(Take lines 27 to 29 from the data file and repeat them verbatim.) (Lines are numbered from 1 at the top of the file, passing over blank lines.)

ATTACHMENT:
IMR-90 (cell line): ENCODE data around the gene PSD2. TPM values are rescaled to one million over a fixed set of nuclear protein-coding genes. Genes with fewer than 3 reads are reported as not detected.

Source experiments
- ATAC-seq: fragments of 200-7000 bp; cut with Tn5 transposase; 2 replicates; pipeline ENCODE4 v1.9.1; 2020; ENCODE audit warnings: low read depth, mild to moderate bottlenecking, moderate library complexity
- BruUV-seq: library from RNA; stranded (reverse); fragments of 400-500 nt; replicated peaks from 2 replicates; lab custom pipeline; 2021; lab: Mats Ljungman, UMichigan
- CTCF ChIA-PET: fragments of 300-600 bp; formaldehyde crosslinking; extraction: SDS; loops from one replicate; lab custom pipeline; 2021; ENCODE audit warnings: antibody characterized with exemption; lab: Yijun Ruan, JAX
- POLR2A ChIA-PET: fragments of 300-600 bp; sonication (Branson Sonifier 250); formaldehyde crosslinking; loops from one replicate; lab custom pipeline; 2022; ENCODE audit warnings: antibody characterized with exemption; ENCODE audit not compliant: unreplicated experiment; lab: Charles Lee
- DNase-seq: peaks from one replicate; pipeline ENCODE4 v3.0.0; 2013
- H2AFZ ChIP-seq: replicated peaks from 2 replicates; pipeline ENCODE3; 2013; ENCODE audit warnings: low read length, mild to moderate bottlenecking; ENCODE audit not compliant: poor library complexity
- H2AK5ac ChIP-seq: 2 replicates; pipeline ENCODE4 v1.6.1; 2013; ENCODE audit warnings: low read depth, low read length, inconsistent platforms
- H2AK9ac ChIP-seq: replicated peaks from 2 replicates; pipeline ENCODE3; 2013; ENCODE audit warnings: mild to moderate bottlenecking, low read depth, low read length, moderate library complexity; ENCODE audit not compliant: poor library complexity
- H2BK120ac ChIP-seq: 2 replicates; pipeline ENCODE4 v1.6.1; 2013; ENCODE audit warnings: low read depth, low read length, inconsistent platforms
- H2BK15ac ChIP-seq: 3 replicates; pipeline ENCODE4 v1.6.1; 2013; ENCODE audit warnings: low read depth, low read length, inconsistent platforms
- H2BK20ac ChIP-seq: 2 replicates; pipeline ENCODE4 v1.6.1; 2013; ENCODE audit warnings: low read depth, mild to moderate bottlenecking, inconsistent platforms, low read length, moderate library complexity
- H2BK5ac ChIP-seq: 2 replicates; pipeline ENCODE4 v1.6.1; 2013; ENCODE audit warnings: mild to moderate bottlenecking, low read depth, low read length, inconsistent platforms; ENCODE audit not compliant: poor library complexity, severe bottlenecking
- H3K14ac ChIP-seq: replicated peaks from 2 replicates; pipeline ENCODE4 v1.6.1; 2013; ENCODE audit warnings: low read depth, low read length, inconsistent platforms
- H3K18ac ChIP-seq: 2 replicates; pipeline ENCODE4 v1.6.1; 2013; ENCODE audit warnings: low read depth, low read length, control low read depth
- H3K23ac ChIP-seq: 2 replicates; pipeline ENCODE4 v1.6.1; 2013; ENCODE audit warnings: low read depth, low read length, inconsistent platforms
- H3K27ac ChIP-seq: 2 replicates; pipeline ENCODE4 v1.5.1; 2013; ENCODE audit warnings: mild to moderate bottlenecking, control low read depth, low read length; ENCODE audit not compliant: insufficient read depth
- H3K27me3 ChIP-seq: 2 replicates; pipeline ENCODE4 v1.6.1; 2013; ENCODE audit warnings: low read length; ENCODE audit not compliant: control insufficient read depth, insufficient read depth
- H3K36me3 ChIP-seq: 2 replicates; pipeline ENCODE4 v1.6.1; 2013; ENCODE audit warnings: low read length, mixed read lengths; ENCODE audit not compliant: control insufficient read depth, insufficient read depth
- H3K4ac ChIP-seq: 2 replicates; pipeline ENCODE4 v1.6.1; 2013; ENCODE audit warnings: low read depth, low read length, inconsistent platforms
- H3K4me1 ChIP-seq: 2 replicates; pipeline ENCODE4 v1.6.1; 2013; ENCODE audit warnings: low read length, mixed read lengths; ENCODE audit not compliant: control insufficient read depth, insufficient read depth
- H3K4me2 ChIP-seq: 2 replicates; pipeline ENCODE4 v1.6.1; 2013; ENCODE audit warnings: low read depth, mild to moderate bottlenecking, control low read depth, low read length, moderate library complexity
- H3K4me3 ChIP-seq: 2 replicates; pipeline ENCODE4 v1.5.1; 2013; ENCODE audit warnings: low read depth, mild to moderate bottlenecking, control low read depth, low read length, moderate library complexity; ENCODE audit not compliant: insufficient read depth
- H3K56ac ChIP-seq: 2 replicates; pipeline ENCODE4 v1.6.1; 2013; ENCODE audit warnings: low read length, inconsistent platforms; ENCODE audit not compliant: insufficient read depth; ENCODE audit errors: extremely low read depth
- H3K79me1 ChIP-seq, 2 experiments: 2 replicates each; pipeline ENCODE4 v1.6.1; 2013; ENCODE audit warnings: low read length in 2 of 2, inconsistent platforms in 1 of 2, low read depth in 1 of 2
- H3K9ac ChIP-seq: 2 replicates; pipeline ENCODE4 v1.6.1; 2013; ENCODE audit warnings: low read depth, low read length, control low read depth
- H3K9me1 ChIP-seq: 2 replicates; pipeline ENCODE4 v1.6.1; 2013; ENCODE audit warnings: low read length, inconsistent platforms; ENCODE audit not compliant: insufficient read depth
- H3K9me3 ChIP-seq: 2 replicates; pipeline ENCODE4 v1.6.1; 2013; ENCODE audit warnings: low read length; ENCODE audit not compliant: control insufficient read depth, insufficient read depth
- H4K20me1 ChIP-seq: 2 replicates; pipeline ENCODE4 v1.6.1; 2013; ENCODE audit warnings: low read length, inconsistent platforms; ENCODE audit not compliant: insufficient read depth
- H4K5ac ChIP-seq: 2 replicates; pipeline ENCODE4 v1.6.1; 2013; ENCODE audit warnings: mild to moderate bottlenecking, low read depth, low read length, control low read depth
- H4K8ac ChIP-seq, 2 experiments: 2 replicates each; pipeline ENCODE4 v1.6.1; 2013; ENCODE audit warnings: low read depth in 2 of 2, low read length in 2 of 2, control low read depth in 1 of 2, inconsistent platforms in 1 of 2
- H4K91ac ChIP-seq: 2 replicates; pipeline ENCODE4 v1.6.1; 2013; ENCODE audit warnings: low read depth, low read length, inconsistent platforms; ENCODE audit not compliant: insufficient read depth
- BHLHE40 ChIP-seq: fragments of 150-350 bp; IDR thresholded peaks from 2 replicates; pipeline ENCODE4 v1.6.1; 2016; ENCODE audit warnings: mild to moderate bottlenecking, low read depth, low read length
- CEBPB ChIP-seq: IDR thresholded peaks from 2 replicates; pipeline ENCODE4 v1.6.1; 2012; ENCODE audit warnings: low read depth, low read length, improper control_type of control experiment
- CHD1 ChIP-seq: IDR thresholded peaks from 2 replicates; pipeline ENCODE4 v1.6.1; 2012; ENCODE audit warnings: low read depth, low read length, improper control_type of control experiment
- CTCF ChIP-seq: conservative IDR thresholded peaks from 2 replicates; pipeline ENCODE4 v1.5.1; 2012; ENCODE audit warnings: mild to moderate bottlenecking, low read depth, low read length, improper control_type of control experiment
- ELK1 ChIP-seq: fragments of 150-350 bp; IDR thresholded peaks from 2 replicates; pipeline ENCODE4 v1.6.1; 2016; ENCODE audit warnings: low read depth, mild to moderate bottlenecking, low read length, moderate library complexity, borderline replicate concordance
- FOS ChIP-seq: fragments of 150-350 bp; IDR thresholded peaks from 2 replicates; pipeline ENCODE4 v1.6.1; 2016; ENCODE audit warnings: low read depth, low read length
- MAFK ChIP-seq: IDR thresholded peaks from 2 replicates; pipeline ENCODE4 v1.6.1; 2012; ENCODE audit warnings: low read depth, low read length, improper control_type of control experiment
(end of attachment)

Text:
- H3K9ac ChIP-seq: 2 replicates; pipeline ENCODE4 v1.6.1; 2013; ENCODE audit warnings: low read depth, low read length, control low read depth
- H3K9me1 ChIP-seq: 2 replicates; pipeline ENCODE4 v1.6.1; 2013; ENCODE audit warnings: low read length, inconsistent platforms; ENCODE audit not compliant: insufficient read depth
- H3K9me3 ChIP-seq: 2 replicates; pipeline ENCODE4 v1.6.1; 2013; ENCODE audit warnings: low read length; ENCODE audit not compliant: control insufficient read depth, insufficient read depth